The pill is safe for healthy, non-smokers from teens to women in their 40s. The pill makes your period regular, light and virtually painless. It is highly effective in preventing pregnancy, and most women have few side effects. Side effects may include nausea, breast tenderness, spotting, weight gain (mild to none on new, low-dose pills), and mood changes. For most women, the risks of using today's lower-dosage pills are very small, and there can be health benefits in addition to contraceptive benefits.
The pill and women in their 40s.
For women in their 40s, the pill can help ease the symptoms of perimenopause, such as hot flashes, night sweats and irregular monthly periods. And it can make your periods lighter and lessen cramps. If you don't want to become pregnant, you need birth control during perimenopause-even if your periods are not regular.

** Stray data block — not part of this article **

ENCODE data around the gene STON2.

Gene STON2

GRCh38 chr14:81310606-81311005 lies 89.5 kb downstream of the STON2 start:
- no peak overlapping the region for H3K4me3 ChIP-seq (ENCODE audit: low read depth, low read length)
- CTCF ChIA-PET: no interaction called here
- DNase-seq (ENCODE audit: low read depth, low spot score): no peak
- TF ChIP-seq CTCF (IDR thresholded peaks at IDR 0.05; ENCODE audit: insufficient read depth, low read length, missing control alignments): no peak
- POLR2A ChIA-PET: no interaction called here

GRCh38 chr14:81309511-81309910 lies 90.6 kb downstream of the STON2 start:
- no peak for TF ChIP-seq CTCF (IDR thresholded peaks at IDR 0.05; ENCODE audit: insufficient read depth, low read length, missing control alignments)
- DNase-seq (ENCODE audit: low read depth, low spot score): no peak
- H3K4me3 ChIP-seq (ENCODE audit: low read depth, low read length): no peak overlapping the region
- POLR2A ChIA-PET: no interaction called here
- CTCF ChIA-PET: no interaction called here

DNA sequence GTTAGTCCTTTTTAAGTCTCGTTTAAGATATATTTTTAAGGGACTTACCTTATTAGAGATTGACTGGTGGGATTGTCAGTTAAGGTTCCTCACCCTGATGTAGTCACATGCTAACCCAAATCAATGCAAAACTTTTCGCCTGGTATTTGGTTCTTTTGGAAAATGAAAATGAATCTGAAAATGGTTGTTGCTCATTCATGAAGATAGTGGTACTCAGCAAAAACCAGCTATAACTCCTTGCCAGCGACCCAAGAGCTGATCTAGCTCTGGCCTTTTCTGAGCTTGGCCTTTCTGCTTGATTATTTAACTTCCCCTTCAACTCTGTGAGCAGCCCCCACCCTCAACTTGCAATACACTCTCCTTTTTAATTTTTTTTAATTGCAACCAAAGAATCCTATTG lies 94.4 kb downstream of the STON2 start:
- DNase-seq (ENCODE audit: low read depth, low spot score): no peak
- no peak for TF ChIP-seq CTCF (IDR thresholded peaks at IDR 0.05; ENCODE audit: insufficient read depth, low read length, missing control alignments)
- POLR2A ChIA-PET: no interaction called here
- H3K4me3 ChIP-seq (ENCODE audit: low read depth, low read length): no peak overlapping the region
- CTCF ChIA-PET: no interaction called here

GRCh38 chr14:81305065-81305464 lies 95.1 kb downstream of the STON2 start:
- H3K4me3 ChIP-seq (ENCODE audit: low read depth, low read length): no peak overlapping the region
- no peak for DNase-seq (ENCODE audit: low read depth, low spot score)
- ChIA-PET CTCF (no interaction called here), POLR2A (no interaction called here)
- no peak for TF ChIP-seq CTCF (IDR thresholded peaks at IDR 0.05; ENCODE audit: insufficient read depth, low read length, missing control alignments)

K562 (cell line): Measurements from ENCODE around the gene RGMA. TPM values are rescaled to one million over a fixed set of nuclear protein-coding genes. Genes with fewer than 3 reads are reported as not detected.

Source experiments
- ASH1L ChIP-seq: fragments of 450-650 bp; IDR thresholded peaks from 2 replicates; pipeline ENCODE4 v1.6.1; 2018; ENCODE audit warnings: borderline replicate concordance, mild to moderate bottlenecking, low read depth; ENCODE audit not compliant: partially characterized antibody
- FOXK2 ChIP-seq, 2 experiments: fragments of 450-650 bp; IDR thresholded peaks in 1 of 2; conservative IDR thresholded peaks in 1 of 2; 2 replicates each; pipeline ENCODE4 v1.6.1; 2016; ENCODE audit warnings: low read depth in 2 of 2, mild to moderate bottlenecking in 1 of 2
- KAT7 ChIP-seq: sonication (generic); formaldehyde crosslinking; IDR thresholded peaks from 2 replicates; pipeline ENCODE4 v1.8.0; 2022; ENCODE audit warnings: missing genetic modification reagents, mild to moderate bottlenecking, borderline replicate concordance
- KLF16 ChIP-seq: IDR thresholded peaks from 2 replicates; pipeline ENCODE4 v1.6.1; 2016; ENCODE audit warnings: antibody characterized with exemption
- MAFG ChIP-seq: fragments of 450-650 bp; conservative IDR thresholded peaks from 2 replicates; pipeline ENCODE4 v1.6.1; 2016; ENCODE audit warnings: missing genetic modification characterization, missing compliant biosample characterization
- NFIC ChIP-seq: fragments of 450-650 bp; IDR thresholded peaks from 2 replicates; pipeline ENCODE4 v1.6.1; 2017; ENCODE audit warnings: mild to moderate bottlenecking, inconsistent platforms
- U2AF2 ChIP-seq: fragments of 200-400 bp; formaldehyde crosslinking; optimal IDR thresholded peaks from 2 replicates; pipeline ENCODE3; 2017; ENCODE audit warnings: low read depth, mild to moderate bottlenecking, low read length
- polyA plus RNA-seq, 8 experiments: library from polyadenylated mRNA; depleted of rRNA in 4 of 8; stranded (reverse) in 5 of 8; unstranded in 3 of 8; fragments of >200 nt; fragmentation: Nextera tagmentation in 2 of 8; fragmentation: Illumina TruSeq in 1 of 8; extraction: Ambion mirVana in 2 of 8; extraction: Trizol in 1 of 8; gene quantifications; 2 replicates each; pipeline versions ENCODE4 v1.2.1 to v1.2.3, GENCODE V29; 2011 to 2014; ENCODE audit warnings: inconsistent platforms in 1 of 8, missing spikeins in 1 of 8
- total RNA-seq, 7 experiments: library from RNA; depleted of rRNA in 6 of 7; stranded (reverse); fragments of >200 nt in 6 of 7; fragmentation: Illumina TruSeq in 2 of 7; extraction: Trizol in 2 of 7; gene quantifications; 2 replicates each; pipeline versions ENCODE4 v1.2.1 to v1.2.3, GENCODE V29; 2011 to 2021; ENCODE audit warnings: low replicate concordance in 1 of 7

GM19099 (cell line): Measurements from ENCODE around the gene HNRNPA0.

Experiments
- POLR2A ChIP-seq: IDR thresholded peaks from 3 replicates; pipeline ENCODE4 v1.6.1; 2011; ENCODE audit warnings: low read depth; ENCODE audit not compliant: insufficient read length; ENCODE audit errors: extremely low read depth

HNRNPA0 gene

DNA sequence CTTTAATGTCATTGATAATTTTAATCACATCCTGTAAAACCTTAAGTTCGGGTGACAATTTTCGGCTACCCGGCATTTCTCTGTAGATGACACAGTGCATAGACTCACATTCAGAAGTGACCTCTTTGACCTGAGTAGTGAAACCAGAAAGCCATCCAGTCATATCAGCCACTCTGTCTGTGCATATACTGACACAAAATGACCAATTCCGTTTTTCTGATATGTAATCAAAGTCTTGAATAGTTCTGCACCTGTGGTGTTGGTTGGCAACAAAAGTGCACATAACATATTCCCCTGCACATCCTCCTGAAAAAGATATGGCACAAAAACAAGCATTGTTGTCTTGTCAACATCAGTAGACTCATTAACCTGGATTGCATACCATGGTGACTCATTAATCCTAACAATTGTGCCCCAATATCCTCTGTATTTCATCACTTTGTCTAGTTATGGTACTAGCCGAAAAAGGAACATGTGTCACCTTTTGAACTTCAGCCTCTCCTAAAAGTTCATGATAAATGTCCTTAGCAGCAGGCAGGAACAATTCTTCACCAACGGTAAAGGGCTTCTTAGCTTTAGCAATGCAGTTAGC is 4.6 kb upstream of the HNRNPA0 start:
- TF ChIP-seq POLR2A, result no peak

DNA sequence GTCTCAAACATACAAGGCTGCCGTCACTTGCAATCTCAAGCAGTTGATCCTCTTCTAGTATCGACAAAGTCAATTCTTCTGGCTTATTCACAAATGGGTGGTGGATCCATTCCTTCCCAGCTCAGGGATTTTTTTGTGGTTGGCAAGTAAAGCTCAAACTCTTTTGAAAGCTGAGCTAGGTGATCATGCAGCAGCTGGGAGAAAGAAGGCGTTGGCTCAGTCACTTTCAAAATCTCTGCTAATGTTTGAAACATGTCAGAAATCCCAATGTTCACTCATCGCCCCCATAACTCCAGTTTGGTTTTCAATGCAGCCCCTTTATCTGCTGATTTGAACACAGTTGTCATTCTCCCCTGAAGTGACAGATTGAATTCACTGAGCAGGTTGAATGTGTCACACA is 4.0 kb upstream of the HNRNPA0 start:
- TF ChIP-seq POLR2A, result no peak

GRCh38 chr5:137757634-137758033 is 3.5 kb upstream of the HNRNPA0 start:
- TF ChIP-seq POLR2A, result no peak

Fewer periods on the pill.
The newest birth control pills available limit your period to four times a year. The pill keeps the lining of your uterus very thin, which is why your period is light on the pill. Your period on the pill is a withdrawal bleed—your body bleeds in response to the withdrawal of the hormones. If you take the pill continuously, you will not have a withdrawal bleed. The lining of the uterus is not building up, it actually continues to be quite thin. In fact, it is not ever necessary to have a withdrawal bleed, and you could technically have no periods at all. This is the principal behind the newest pill on the market, in which you have a withdrawal bleed four times a year.
Published on July 11, 2008
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